In general, the system and interface operates by providing a database, the database containing map and road information in a monitored area, location information for a plurality of cameras, video clips of the monitored area recorded by each of the plurality of cameras, and a list of automobile license plate numbers, including a location and time of capture of each license plate detected within the plurality of video clips, an input of a computer system receiving a specified license plate number of an automobile and an identifier of a time period, a processor or program of the computer system searching the database for all cameras that captured the specified license plate number in the specified time period and returning a list of cameras, a processor or program of the computer system sorting the returned cameras by time of detection of the specified license plate and drawing a motion path associated with the specified license plate directly on the map based upon the respective returned cameras' location information, a processor or program of the computer system showing a mark of each returned camera on the map, and one of a user input of the computer system detecting a user clicking on a mark identifying a returned camera shown on the map and, in response, a processor or program of the computer system playing a recorded video file of the identified returned camera showing the automobile during the specified time period, and a user input of the computer system detecting a user clicking directly on the motion path and, in response, if the user chooses one point marked on the path, a processor or program of the computer system playing one recorded video of the camera at the point during the specified time period. If the user chooses the path, a processor or program of the computer system operates by merging and playing recorded video of the automobile recorded by the returned cameras during the specified time period.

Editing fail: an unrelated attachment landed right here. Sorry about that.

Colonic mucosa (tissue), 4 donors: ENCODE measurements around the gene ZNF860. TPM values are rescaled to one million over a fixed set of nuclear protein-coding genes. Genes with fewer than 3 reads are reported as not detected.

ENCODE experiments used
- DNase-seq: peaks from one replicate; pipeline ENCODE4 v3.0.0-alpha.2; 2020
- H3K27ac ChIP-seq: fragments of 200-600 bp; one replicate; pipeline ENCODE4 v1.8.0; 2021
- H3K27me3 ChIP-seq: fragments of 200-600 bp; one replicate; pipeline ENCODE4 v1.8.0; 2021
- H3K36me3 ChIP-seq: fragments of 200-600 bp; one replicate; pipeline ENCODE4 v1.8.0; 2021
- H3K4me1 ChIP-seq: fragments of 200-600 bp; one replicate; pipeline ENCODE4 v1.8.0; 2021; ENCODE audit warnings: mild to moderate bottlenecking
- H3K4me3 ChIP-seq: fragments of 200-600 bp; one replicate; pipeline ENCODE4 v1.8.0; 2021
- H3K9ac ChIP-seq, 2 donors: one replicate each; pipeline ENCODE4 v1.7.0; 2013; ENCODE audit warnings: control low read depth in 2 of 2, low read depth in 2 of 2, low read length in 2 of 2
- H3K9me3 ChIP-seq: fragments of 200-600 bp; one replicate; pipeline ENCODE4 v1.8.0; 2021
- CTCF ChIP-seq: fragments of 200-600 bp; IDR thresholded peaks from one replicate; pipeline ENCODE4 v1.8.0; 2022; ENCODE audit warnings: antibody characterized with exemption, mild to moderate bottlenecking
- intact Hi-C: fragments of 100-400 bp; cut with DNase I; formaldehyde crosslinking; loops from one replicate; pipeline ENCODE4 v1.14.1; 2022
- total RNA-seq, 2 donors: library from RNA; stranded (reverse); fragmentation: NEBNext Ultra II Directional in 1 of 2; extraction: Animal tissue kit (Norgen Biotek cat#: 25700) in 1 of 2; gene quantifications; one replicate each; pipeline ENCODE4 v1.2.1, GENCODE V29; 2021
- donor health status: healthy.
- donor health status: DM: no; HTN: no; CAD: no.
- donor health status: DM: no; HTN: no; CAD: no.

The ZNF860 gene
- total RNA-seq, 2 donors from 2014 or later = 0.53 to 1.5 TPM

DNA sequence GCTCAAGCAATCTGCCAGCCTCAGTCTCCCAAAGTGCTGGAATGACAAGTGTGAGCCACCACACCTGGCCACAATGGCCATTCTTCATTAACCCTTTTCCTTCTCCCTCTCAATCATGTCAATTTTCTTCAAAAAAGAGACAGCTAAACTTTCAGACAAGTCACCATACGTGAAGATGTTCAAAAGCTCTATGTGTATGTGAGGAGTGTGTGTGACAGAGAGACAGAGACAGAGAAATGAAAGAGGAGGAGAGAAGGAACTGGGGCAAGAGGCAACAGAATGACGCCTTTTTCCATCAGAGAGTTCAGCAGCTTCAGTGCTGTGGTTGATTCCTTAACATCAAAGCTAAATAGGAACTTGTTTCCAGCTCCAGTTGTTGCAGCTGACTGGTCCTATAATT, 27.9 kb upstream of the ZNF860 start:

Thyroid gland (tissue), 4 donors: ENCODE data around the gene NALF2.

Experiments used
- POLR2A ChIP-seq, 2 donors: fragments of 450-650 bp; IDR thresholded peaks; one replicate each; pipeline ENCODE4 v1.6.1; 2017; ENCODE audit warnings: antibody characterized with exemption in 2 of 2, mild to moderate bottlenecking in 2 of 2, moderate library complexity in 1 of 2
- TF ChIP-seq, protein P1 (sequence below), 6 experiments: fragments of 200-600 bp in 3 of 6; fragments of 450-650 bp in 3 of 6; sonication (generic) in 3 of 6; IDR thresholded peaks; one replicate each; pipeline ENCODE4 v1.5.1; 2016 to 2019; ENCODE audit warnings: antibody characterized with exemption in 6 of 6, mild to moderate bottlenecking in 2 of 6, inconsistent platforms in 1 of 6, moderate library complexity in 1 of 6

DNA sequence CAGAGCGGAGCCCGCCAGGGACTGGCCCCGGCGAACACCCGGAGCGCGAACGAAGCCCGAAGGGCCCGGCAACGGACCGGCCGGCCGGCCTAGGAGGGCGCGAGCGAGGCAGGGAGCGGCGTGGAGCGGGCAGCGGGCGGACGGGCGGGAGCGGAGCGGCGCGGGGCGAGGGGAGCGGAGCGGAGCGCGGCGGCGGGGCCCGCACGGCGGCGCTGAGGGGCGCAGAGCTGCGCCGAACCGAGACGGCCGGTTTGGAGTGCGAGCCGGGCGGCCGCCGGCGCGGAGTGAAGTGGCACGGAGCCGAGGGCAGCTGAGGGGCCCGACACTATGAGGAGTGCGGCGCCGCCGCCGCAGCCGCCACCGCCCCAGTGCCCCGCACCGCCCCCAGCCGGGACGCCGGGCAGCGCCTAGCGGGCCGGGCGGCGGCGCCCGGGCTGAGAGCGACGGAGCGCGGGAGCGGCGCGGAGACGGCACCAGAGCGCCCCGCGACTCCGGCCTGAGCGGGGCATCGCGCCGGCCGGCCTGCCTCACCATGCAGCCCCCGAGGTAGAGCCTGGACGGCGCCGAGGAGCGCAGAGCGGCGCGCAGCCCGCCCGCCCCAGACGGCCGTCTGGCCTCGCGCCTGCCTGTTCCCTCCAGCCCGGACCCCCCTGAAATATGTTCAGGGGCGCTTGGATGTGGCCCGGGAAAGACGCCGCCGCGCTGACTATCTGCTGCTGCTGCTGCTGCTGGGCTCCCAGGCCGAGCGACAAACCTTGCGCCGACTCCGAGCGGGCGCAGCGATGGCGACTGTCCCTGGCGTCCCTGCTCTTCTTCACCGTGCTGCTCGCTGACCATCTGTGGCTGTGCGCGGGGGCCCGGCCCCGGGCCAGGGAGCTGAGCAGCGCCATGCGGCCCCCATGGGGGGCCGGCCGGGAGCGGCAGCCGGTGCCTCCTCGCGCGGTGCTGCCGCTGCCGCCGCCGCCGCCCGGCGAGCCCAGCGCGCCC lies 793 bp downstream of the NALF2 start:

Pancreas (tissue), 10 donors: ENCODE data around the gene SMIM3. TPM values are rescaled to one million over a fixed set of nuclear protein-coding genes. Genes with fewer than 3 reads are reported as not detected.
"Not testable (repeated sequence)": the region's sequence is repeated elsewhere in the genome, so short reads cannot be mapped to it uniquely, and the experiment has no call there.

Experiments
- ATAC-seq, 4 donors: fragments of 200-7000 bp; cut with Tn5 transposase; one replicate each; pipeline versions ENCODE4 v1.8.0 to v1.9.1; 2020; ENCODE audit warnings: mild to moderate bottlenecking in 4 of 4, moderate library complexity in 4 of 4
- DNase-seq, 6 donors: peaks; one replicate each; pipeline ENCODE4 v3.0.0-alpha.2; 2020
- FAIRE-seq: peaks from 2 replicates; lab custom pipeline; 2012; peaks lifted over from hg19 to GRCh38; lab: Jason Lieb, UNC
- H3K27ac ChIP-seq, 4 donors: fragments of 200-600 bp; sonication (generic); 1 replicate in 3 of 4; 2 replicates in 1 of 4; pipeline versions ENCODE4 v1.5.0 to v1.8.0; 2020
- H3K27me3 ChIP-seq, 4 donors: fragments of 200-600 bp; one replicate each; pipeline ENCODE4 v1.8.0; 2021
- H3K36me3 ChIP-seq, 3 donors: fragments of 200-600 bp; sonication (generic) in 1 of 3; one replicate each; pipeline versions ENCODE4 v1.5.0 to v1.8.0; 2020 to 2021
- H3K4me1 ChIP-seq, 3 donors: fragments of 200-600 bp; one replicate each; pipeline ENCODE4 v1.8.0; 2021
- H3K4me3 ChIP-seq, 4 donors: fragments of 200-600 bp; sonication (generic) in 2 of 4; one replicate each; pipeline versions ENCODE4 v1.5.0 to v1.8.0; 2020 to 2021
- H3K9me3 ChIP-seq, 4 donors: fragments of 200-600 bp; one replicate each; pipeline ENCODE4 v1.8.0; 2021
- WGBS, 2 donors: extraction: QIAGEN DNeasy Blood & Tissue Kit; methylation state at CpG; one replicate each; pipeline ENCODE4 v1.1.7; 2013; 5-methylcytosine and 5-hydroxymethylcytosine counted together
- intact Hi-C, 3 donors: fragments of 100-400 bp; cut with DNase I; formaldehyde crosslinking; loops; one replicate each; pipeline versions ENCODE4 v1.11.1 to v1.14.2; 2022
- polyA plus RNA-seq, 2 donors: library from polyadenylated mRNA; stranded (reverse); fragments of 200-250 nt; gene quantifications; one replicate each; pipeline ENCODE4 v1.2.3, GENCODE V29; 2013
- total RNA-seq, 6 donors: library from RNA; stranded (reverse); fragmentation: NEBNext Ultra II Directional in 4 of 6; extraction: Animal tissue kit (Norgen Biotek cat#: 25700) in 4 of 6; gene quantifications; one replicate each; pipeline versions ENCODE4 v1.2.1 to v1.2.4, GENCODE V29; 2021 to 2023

Alternatively, the system and interface includes a plurality of video recordings in a database containing images of vehicles traveling within a predetermined geographic area and a list of license plates attached to each of those vehicles, a display that depicts a map of the geographic area, an input that receives an identifier of a license plate of a vehicle and a time period, and a processor that searches the plurality of video recordings for the license plate, returns a list of cameras capturing images of the identified license plate, sorts the returned list by time of capture, and displays a motion path of the vehicle on the map for the time period based upon the returned list.

Alternatively, the system and interface includes a plurality of video recordings in a database containing images of vehicles traveling within a geographic area, a display that depicts a map of the geographic area, an input that receives an identifier of a license plate of a vehicle and a time period, a processor that searches the plurality of video recordings for the license plate and detects the license plate within at least some of the plurality of video recordings within the time period, a processor that returns a list of cameras where each camera on the list is associated with a video recording of the at least some of the plurality of video recordings and presents the list on the display, and a processor that displays a motion path of the vehicle on the map based upon the returned list.

From the foregoing, it will be observed that numerous variations and modifications may be effected without departing from the spirit and scope hereof. It is to be understood that no limitation with respect to the specific apparatus illustrated herein is intended or should be inferred. It is, of course, intended to cover by the appended claims all such modifications as fall within the scope of the claims. Further, logic flows depicted in the figures do not require the particular order shown, or sequential order, to achieve desirable results. Other steps may be provided, or steps may be eliminated, from the described flows, and other components may be added to, or removed from the described embodiments.